As we were on our way to Disneyland on Friday morning I had an epiphany. Have you ever had one of those moments where things suddenly become so clear? During our drive to Anaheim I noted how the highway twists and turns through the moments.
It made me wonder: who were these men who blasted their way through these mountains that have stood here since the beginning of time? did men die while trying to pave the way for a new freeway? who painted those perfect yellow and white lines that separate each lane?
While the sky above was looming ominously I watched trees, bushes, flowers, grass sweep by. You’d hardly believe that just five months ago there was very hot and destructive wildfires that consumed every bit of brush that the embers could possibly get to. The hills were so lush and beautiful. So much green. And yet there still stood the blackened stumps where trees used to stand so tall. Off to the left of the highway stood a decrepit chimney. You wouldn’t have known that there once stood a very mysterious log cabin.
The further into Los Angeles we drove the more decrepit the building became. Signs posted everywhere: “For Sale”, “For Lease”, “Only $375 a Month”, “Liquidation”, “Going Out of Business”. Buildings marked by grafitti and patches of paint. How some of these businesses continue to linger in such a horrible economy is beyond me. Many buildings have been abandoned. There were more men and women pushing grocery carts, collecting cans, bottles, wire. Anything their greasy hands could hold onto. They were marked, by the weather, by their new “careers”, by hard times.
I took this all in as we drove. I thought to myself how very lucky I am that I have Shawn. That he takes care of me. I thought to myself how very easily it could be us living on the streets if he suddenly lost his job. I’m thankful for what we have even if sometimes I complain that it’s not enough. We always make do.
And we did. We arrived at Disneyland at 8:10 in the morning. We were full from hot chocolate and coffee. Full from the saturated sweetness of the doughnuts we’d purchased: soft, fluffy dough with chocolate, maple, plain glazes. And to our suprise we escaped the crowds. As the day continued we went on the rides. Shawn held me close and I could smell the manly scent of his cologne and sweat. We surmised that Walt Disney would surely be disappointed that they now charge $69 a ticket for admission. Or how people continually purchased $8 slickers that were no more than thin garbage bags. We had steak sandwiches under red and white striped canopies while the drizzle turned into rain. We smelled the sweet scent of just-made-right-this-minute fudge and waffle cones for the ice cream shop. We drooled over all the delicious candies: gummy Goofy’s, chocolate covered Mickey Mouse pretzels, 12 inch lollipops, chocolate dipped strawberries, salt water taffy…We laughed and held hands. We braved the longest line of all- the tram that takes us to the parking lots. We were drenched. I shed my jeans and sweater in the car and thanked God for the heat that the car provided. We talked for the three hours it took for us to get home.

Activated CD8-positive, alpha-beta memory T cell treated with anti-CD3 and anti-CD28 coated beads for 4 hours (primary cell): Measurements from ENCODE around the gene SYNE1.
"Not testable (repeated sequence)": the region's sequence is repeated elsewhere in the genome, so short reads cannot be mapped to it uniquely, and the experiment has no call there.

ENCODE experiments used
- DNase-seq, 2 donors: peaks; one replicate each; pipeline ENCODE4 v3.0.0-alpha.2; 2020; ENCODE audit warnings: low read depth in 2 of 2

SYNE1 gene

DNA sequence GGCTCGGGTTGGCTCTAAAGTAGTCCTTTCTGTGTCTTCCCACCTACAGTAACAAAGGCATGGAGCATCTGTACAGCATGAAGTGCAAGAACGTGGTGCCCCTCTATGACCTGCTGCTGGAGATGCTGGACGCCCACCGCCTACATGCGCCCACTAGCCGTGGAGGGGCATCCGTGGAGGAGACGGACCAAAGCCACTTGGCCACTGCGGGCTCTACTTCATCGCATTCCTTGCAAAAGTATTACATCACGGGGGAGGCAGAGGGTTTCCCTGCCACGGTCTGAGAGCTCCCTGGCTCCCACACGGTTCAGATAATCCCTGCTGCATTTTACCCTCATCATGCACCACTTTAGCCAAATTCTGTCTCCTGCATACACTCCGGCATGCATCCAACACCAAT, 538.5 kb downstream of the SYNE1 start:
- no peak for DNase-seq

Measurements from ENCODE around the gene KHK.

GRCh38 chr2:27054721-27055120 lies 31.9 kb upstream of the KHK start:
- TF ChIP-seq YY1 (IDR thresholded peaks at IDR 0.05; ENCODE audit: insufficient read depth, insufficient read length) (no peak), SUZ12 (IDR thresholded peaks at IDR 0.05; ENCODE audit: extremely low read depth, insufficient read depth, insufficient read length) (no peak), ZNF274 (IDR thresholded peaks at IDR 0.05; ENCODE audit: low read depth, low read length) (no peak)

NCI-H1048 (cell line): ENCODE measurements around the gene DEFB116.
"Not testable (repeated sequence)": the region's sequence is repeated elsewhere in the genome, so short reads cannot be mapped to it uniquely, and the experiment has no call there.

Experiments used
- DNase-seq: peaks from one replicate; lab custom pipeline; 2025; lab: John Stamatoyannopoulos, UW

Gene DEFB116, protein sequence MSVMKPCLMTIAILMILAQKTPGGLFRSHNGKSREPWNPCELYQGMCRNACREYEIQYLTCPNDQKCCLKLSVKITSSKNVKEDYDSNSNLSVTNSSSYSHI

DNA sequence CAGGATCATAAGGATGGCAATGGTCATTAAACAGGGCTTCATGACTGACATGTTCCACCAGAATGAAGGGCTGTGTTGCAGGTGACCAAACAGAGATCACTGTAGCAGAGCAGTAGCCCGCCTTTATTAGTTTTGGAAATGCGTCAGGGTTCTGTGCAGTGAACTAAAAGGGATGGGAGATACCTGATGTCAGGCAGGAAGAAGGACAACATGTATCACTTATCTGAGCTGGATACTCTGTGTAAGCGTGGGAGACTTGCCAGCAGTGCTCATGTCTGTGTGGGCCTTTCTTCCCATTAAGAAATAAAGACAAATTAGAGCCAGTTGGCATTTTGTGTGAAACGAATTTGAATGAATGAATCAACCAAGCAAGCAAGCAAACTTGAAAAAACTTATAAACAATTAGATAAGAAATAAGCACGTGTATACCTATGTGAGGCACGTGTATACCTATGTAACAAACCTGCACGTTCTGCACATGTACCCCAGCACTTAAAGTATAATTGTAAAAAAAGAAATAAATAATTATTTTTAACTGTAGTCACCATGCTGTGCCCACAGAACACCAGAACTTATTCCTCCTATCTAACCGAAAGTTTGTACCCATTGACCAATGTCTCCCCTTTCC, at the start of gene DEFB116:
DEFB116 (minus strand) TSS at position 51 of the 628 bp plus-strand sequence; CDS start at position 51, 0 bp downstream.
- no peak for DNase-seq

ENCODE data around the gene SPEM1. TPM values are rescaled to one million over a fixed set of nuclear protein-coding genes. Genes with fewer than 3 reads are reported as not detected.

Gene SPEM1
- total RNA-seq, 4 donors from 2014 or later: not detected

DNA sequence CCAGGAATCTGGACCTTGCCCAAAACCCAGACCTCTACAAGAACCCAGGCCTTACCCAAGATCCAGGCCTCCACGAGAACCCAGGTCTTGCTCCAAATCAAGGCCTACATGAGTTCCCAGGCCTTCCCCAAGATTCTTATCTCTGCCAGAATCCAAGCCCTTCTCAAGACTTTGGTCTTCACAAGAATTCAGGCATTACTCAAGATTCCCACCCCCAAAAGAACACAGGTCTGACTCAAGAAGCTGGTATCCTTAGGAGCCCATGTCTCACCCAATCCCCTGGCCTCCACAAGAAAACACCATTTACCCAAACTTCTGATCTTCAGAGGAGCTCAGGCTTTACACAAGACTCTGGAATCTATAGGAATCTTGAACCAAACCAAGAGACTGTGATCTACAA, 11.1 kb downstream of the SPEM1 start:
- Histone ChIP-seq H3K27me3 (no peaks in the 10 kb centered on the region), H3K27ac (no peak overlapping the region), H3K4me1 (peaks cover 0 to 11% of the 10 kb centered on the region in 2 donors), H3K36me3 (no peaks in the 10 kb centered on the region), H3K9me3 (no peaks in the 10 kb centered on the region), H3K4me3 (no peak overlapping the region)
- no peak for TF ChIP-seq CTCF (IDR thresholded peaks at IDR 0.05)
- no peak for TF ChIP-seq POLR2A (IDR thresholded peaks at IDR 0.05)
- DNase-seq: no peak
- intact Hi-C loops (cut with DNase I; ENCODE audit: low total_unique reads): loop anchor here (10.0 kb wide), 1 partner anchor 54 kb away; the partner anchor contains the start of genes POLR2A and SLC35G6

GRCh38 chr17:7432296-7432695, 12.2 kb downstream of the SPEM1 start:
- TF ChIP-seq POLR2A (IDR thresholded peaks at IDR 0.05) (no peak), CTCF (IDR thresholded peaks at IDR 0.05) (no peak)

Scout was sick by the time we got home. She held onto a temperature of 102 for three days. But she sucked on the gummy Goofy’s and cradled her new pair of shoes. She pet the soft pink of the insoles but she waited to put them on.
She was even more drawn in by my souvenir, by the softness and the newness:
Somehow her illness brought us closer together. We held her, cradled her, babied her. How I miss the smell of her when she was just six pounds. Her hair is long now. A mess of curls atop her head. She asks you, “What are you doing?” She tells you, “Love you”. We drove her around. We tried to cool her down, heat her up. We bought her a special cup and straw to sip juice from.
And then this morning all was well. It seems that the downpour of rain washed away her illness. She is back to being a funny little two year old who sometimes tells her brother to “shut up” when he talks too much. She runs around the house in her diaper, this is her playground.
In the midst of Disneyland and illness, my illness had gotten worse: laryngitis. But I braved it and decided to knit with a friend at the local coffee shop yesterday. I needed to do the one thing that makes me feel better when nothing else seems to work. I knit. I purled. And I managed to finish something that I’d been working on for a while.
Foggy Seas Scarf
Malabrigo Sock: Cote d’Azure
US 4 needles
6.25″ x 72″
And today? Today I’m enjoying the onslaught of rain. I’m wearing the sweats I stole from Shawn when we first started dating. My hair is wet, but not for long. All the blinds are open to let in what light the clouds will provide. Scout is playing with Jem, they make tents out of the extra blankets and sheets in the linen closet. Sometimes they take a break, but never for very long. I await Shawn coming home so that I can breathe him in and remember that this has all been worth it.